I shared with her what I had learned from “Merchants of Deception” and other resources, and came to the understanding that PFS is like Quixtar Lite. There are training materials, but you don’t have to buy them. There are weekly trainings and big rallies that your are expected to spend hundreds of dollars to go to ad also get 1000 loan or more woth bad credit at www.LendMe1000.com + many of the buzzwords and phrases are the same. What really turned me off was when my upline told me that I had to see everyone I knew and everyone I met as either a potential recruit or a potential customer. I can’t be that utilitarian. And the stories people proudly told of missing their children’s birthdays, their sons’ football games, their parents’ funerals so that they could build the business, which of course they were doing for their family, made me sick. It was all such a big lie.

On the other hand, what we were teaching people back then (don’t know about now) was good; in fact it needs to be taught in every college and high school: Get out of debt, buy cheaper term insurance rather than whole life/cash value, invest the difference in a mutual fund. I would have felt better about it, though, if I could have found cheaper products for my customers. PFS products weren’t bad, but there were too many times when I just couldn’t close a sale because I knew my clients could get the same for cheaper. The other aspect that makes PFS a bit more legitimate than Quixtar is that you have to sell to people outside the business. There’s no such thing as being your own best customer. Of course, you were expected to have PFS life insurance and mutual funds, and you hoped that your clients would join as recruits, but you had to have outside customers or you wouldn’t make it. Plus, you do need to be able to pass the insurance and securities licensing exams.

Back to the first hand, they do lie to you initially about how much time it will take, the drop-out rate is probably very high, and they do tell you to stay away from negative people (i.e. people who will tell you the truth). In my group, they even told us that we would drop our old friends and hang with new ones, because when you’re rich and your old friends are not, it’s not going to be comfortable to be around them anymore. We were going to want to be around people who could afford to do the things we were going to want to do. Hmm, and after 13 years, my upline was still hanging with his old high school buddies.

One of my friends worked for Prime Inc.

It was actually part of her University externship. She said it was pretty bad. People didn’t get paid for the work they did and that it was a cult, etc. I have a friend “working” for them now. He is at their offices till 11pm “training”, and not getting paid!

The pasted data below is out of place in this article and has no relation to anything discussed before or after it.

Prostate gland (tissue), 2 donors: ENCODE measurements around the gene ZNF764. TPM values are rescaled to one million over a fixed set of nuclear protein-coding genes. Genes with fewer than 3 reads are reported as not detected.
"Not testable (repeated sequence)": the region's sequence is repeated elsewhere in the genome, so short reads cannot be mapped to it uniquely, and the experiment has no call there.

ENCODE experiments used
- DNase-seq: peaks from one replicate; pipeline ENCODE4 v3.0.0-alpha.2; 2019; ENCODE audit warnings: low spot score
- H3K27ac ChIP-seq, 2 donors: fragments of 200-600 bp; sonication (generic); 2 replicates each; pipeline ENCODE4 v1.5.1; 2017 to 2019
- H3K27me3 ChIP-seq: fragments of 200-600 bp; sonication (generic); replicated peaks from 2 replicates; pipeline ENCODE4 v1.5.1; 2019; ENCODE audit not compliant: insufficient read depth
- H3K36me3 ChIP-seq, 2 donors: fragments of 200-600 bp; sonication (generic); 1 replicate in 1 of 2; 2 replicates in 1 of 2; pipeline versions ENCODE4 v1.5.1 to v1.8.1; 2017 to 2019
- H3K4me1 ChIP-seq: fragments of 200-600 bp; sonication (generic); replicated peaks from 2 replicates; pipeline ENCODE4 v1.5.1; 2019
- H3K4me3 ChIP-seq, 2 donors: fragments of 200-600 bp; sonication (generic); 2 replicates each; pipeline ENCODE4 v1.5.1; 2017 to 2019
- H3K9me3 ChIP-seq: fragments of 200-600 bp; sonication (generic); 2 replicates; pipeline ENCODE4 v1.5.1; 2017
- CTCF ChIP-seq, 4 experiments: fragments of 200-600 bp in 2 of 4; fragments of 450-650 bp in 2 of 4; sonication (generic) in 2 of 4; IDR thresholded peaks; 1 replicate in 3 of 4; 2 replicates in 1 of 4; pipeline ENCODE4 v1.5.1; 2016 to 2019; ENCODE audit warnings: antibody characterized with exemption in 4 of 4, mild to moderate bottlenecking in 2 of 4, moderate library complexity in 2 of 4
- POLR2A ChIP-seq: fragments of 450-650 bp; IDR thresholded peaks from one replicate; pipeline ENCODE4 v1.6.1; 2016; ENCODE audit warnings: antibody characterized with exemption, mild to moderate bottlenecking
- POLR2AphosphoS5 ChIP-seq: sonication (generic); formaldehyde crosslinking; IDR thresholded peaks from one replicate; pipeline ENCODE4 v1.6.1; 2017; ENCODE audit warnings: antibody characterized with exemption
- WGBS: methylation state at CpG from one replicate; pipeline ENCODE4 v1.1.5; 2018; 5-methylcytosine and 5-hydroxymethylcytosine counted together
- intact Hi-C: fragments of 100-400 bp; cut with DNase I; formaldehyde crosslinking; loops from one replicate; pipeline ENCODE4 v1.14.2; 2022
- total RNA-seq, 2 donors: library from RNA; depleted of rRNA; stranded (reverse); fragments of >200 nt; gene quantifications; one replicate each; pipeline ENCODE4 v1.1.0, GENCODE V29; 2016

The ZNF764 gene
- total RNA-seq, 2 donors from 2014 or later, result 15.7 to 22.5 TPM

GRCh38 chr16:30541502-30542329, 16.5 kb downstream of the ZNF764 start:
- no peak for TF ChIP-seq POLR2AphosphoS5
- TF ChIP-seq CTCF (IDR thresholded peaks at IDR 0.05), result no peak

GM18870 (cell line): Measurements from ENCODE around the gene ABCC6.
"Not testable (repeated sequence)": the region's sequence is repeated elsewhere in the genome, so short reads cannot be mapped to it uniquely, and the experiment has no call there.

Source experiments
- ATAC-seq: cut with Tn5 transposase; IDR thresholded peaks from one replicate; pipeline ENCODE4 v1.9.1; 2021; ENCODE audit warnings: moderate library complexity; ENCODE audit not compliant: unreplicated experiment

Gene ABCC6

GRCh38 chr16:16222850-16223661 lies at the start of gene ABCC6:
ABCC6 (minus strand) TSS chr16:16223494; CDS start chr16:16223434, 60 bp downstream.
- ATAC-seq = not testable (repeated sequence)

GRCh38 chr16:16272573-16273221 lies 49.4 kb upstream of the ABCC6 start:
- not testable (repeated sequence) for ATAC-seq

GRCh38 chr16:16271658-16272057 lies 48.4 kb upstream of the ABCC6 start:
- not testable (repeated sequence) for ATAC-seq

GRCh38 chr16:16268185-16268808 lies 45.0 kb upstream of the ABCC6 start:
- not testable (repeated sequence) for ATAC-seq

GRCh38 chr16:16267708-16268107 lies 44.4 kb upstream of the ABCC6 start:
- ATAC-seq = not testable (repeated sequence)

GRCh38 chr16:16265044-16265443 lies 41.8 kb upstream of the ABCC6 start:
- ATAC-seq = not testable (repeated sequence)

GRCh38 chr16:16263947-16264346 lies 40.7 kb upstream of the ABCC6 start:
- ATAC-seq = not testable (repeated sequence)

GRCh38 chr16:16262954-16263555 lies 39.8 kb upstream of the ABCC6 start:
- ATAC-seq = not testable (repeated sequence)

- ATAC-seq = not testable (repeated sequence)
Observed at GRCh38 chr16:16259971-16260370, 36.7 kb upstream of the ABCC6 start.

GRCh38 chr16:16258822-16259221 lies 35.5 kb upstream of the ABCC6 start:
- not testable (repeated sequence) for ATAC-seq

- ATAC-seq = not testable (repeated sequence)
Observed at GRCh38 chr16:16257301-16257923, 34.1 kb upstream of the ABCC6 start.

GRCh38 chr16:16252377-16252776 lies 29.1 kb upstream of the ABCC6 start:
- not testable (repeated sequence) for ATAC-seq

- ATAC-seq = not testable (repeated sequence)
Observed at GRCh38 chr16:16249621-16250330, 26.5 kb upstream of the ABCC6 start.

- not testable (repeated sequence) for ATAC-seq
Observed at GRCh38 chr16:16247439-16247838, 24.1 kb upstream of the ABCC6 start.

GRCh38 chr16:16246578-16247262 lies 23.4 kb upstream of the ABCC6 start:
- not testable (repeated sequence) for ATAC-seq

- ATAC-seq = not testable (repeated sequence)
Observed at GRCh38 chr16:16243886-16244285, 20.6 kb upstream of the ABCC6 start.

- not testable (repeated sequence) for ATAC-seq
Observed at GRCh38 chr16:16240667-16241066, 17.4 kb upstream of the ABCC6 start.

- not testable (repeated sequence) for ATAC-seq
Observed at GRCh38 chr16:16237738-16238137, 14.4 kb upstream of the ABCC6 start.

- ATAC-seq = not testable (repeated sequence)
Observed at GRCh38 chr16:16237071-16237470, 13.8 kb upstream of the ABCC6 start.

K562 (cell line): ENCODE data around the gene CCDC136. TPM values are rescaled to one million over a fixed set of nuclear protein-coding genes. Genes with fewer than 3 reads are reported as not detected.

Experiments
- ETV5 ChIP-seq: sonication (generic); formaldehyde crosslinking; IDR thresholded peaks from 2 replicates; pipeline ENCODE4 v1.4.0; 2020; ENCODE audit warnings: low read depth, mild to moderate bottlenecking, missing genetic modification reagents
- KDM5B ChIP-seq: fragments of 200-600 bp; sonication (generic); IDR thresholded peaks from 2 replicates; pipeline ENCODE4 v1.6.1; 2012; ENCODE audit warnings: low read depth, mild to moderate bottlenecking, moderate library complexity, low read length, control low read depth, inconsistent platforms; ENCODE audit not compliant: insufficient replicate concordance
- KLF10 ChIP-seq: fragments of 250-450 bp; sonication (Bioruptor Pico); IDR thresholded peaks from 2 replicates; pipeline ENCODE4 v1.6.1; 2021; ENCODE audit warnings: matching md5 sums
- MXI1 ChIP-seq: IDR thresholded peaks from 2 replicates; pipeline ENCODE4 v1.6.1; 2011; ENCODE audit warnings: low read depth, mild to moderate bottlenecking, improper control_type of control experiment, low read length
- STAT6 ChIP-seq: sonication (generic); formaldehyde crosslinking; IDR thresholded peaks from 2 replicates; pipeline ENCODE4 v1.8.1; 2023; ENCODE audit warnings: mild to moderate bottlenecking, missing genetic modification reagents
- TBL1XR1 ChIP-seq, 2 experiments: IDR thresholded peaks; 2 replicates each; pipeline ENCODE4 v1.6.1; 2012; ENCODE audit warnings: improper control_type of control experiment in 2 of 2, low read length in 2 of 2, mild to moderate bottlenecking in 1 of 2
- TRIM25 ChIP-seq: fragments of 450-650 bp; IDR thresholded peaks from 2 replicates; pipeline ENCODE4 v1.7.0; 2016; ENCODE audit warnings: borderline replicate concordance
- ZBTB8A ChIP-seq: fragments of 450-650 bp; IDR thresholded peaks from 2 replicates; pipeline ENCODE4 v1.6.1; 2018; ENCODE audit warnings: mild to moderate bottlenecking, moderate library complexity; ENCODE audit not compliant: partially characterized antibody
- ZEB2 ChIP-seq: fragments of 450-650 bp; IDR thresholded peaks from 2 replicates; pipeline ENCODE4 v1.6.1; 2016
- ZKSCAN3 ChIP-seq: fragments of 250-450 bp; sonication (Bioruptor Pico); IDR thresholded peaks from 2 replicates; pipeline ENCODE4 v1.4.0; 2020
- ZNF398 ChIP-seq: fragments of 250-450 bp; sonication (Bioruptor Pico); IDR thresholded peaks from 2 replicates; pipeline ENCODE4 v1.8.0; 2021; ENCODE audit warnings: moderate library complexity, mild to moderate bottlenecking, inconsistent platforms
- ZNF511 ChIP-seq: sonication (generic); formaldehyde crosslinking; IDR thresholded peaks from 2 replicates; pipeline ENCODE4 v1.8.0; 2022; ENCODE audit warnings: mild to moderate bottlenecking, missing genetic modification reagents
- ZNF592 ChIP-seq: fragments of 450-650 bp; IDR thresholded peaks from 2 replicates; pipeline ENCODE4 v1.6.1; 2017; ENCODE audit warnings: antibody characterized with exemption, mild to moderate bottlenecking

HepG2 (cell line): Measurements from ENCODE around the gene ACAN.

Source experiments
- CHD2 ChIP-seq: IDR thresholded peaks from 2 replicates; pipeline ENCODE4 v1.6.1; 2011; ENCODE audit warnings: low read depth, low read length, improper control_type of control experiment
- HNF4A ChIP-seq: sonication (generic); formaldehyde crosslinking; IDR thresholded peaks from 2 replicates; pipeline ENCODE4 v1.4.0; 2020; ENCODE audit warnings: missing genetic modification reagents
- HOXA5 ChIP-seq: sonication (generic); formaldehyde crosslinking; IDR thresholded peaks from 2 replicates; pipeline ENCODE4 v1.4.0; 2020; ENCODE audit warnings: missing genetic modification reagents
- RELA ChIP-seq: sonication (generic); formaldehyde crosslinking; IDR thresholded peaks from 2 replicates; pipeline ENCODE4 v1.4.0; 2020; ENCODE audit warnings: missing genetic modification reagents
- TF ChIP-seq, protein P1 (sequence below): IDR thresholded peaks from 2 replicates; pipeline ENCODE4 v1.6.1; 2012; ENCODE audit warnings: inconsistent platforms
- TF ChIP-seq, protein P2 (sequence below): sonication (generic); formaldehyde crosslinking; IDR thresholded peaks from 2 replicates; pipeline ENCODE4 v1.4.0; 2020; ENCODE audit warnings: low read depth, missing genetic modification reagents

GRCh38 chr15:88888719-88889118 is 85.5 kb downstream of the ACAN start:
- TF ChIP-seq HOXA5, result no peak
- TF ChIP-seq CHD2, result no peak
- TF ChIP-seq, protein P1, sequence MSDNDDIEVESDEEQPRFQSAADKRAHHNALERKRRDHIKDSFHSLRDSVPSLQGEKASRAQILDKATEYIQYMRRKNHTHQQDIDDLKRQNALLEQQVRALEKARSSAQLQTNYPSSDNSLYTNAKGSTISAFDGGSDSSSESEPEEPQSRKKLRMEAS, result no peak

I have been called by them at least 10 times to come interview, I have never returned thier call though.
On the bright side my friend did get a job at HSBC after Priamerica and is now a seasoned analyst making 80k.

Good luck!

Is anyone here aware of the MLM company Primer Inc.?

I was called for a job interview at what I thought was a legit mortgage/financial company, until I saw the telltale business front with no signage on the front, the multiple offices consisting of a round table, a couple of chairs, and multiple awards on the back wall. Not to mention a large room set up for a presentation, and a few wet behind the ears young adults in new dress shirts and ties. I lied to get out of there as soon as I could because I can’t afford to take that chance.

Does anyone have an opinion on them or their products, or even why CitiFinancial would even allow them to exist? They seem to be a sister company.

By the way, I’ve been duped by a friend peddling Amway, some Debt Free Living pyramid scheme based in Vegas, lost $300 joining Equinox, and almost got screwed by Herbalife until I did a lot of research on the internet and finding out what they really are and how mediocre and overpriced their products are.

I agree with what you are saying, for the most part

Just today I interviewed a woman who had some unlicensed contracting work done on her home that was sold to her by a local pastor. According to people he used to work with, “If you can sell God, you can sell anything.”

The statement I made about Christians being well off was actually based on actual members of my own church who *do* act ethically *all* the time, sometimes to their financial detriment, not just a blanket statement or assumption about people I do not have personal knowledge of. Believe me, I am well aware of the hypocrasy that runs rampant in churches, etc… All I was saying is that neither God nor Jesus preached that you had to be poor to serve them, just that if you were rich, you had a harder time of it (more temptations, etc.) If you want to start quoting chapter and verse, we can discuss it, but let’s not waste time arguing about human nature. We’re all screwed up one way or another.